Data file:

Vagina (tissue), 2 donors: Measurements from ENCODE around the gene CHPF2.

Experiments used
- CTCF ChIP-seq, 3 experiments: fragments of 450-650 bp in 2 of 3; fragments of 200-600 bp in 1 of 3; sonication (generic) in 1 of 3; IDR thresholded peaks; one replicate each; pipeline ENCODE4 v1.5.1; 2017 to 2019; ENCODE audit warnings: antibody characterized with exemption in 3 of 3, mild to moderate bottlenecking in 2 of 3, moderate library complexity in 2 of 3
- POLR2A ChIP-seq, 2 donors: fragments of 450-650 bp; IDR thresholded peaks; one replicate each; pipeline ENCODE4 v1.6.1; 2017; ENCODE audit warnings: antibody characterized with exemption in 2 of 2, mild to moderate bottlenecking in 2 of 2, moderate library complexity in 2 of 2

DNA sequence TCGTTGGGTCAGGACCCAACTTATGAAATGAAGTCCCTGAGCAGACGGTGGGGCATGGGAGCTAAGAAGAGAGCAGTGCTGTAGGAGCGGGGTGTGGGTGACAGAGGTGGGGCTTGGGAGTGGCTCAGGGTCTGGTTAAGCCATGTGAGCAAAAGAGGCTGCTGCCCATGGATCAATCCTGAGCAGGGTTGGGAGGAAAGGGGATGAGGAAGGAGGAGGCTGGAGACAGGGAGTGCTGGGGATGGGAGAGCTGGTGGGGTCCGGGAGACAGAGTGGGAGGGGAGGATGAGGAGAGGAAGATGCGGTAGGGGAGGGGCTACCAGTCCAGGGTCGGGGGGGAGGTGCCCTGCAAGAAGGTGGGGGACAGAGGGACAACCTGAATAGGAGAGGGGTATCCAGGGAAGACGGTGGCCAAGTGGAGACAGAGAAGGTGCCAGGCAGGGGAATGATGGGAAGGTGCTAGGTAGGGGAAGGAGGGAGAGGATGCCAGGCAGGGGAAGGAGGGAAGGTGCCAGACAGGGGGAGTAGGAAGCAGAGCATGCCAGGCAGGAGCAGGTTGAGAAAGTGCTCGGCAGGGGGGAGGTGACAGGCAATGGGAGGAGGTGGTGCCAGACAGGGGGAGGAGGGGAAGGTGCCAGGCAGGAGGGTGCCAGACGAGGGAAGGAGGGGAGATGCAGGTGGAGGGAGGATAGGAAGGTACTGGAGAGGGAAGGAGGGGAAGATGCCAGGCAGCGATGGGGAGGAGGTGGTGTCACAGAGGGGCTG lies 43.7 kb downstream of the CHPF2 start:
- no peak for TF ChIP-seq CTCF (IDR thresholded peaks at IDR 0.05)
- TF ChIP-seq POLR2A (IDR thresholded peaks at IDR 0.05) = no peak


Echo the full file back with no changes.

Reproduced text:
Vagina (tissue), 2 donors: Measurements from ENCODE around the gene CHPF2.

Experiments used
- CTCF ChIP-seq, 3 experiments: fragments of 450-650 bp in 2 of 3; fragments of 200-600 bp in 1 of 3; sonication (generic) in 1 of 3; IDR thresholded peaks; one replicate each; pipeline ENCODE4 v1.5.1; 2017 to 2019; ENCODE audit warnings: antibody characterized with exemption in 3 of 3, mild to moderate bottlenecking in 2 of 3, moderate library complexity in 2 of 3
- POLR2A ChIP-seq, 2 donors: fragments of 450-650 bp; IDR thresholded peaks; one replicate each; pipeline ENCODE4 v1.6.1; 2017; ENCODE audit warnings: antibody characterized with exemption in 2 of 2, mild to moderate bottlenecking in 2 of 2, moderate library complexity in 2 of 2

DNA sequence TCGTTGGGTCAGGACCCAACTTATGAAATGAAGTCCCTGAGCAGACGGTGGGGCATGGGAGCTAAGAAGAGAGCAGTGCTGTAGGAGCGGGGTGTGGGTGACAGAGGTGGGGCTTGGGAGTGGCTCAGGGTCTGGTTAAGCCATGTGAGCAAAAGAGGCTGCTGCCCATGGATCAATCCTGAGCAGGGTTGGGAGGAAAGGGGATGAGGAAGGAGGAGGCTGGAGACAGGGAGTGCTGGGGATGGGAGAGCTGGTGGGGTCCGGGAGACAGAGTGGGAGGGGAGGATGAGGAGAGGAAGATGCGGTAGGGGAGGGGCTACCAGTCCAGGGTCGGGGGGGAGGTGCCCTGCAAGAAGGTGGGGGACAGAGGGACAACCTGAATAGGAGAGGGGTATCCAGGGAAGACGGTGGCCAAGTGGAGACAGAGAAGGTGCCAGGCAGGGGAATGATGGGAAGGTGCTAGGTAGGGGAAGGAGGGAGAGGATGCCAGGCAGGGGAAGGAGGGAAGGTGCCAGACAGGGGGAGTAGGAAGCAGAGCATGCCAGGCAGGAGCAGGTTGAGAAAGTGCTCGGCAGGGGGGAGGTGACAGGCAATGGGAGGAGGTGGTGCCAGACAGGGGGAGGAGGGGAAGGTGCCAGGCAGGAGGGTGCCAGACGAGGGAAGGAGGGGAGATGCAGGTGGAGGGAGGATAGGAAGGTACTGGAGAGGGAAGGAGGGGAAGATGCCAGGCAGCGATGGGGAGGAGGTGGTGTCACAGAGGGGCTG lies 43.7 kb downstream of the CHPF2 start:
- no peak for TF ChIP-seq CTCF (IDR thresholded peaks at IDR 0.05)
- TF ChIP-seq POLR2A (IDR thresholded peaks at IDR 0.05) = no peak